tended to produce very steadily, but in very low volumes. Antrim Shale
was a long-term investment, not a get-rich-quick scheme. Second, the
natural gas found in the shale was usually associated with salt water.
Critics argued that water disposal is too expensive, "you have to pump
the ocean before you can get a favorable return." The same naysayers
dismissed Antrim Shale by saying "the economics aren't there" and "it's a
no-brainer, not the real oil business at all".
Despite these issues, modern Antrim play pioneer (and some
say godfather) Martin Lagina of Terra Energy Ltd., was optimistic.
Legend has it that young Marty Lagina, while working for Amoco years
before, wondered aloud why his employer would drill through a zone with
natural gas so abundant that it had to be held back because of a gas
kick,only to drill deeper and declare the project a dry hole in the
Niagaran Formation. Why not just take the easy find? Lagina spoke in
Jackson, Michigan on October 12, 1987 on the subject of " Michigan's
Other Gas Play Development of the Antrim Shale." He asserted that "more
natural gas will be produced from the Antrim Shale than from the Prairie
du Chien [a deeper zone] over the next 150 years." The claim seemed so
audacious that the Michigan Oil & Gas News used the quote
in the opening paragraph of the story covering the speech. It didn't
take 150 years. Through 2004, the Antrim Shale has produced 1.8 Trillion
cubic feet of natural gas while the deep zones have produced a
respectable but still second 800 Billion cubic feet.
With determination and ingenuity, Antrim Shale developers
whipped the brine disposal problem by developing a system to pump the
brine down the hole to deeper zones. Simultaneous with those technical
advances was a new emphasis on natural gas for generation of
electricity. In particular the Midland Cogeneration Venture, a
conversion of the 90 percent completed but never made operational
Midland Nuclear Power Plant from nuclear fuel to natural gas, increased
the regional market for a low volume, long-term, supply of natural gas
exactly the kind of production that Antrim Shale delivered.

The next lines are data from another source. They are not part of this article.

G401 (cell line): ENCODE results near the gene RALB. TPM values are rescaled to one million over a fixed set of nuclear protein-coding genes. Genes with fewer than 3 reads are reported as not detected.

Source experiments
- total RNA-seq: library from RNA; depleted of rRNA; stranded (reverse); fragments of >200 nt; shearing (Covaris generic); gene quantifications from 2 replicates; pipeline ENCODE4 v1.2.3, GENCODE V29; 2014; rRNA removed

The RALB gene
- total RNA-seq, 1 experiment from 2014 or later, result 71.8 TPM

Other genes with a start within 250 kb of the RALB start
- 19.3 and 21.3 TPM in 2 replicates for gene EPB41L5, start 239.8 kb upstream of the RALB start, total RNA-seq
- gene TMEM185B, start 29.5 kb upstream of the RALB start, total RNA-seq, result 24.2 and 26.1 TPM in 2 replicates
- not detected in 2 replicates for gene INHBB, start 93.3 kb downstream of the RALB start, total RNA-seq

Because of Antrim Shale activity, the number of wells drilled
began to grow astronomically and natural gas output reached new highs.
In 1989 annual Michigan natural gas output smashed previous Michigan
records. New names like, F.P.I Antrim One, Force Antrim Development,
H.R.F. Exploration and Production, Howard Energy, Jordan Exploration,
Mercury Exploration, Quicksilver Resources, Muzyl Petroleum Corp.,
Partnership One, Paxton Resources, SRW, Inc. and Ward Lake Energy
appeared as operators of record, along with older guard companies such
as Fruehauf Production Company, Muskegon Development, Trendwell Energy,
Wolverine Gas and Oil all explored for, found, and sold this new supply
of natural gas.
Other Michigan Discoveries and Developments in the 1980s
Mt. Pleasant's independent explorer/producer, K. P. Wood,
consulting with geologist Earl Majeske, made a multi-zone field
discovery in 1980 and 1981 in Williams Township of Bay County, causing
another buzz of a more conventional nature than the exotic deep play.
The Williams Berea Field 2,403 feet ended up with 86 wells drilled
ultimately, while its Dundee pool brought 9 wells, all with gratifying
In southern Michigan, Jackson County's Hanover Township was
the site of a new 1983 Trenton-Black River discovery, causing a new
exploration stir in that region in the geological zone that had made the
Albion-Pulaski-Scipio Trend so spectacular almost two decades before.
New technologies enabled explorationists to examine smaller productive
"lens" in the Black River zone and, for a brief period, southern
Michigan had a new lease on oil and gas exploration.
Important as these developments were, it was Antrim Shale
that spurred the major activity of the 1980s and Antrim Shale continued
to lead the way in the 1990s. Significantly while natural gas production
soared crude oil production stagnated and then declined. Michigan
drillers were finding great quantities of natural gas but no significant
fields of crude oil to replace older, played out, fields.